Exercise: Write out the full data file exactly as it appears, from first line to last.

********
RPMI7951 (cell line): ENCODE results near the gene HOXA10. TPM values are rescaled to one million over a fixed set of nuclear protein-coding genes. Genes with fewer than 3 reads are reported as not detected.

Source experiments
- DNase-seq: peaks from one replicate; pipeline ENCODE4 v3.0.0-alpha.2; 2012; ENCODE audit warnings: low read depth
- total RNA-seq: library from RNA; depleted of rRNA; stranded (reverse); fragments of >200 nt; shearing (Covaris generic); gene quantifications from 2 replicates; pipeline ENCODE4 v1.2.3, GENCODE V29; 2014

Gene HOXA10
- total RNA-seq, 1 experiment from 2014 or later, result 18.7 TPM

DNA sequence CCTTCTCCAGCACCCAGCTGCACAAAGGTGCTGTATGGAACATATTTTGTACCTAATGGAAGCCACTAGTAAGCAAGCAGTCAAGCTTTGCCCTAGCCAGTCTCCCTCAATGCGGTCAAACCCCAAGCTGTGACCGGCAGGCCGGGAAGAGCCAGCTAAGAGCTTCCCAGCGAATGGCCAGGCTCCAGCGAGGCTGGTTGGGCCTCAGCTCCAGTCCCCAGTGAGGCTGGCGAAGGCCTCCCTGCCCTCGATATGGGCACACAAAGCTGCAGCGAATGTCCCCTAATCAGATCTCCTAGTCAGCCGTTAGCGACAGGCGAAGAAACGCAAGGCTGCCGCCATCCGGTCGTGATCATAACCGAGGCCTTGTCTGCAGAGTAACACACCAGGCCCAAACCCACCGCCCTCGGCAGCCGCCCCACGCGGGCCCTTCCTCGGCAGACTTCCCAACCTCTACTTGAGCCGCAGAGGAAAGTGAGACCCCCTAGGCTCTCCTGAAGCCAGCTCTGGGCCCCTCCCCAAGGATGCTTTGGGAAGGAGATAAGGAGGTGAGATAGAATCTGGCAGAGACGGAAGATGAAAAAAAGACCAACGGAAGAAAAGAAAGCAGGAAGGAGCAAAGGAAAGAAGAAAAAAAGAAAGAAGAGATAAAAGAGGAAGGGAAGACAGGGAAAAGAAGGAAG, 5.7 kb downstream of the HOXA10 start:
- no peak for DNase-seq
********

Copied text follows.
RPMI7951 (cell line): ENCODE results near the gene HOXA10. TPM values are rescaled to one million over a fixed set of nuclear protein-coding genes. Genes with fewer than 3 reads are reported as not detected.

Source experiments
- DNase-seq: peaks from one replicate; pipeline ENCODE4 v3.0.0-alpha.2; 2012; ENCODE audit warnings: low read depth
- total RNA-seq: library from RNA; depleted of rRNA; stranded (reverse); fragments of >200 nt; shearing (Covaris generic); gene quantifications from 2 replicates; pipeline ENCODE4 v1.2.3, GENCODE V29; 2014

Gene HOXA10
- total RNA-seq, 1 experiment from 2014 or later, result 18.7 TPM

DNA sequence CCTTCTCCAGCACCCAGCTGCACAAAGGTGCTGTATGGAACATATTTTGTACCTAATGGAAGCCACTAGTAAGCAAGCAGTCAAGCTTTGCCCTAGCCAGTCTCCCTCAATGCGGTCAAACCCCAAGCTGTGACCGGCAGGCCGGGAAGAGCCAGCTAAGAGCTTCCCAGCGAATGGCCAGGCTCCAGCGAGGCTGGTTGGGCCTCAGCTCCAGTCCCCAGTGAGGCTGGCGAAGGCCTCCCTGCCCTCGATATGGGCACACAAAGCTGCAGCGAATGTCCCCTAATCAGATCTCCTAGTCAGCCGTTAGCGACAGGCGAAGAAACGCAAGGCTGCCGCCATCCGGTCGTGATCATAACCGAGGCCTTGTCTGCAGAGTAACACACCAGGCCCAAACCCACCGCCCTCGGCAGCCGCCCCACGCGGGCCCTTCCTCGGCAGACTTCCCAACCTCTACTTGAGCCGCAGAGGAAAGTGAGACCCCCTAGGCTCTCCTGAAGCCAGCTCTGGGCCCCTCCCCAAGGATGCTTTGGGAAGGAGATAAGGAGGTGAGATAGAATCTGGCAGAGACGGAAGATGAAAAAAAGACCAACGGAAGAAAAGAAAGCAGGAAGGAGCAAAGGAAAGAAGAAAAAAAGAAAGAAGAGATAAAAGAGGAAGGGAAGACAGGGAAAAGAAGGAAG, 5.7 kb downstream of the HOXA10 start:
- no peak for DNase-seq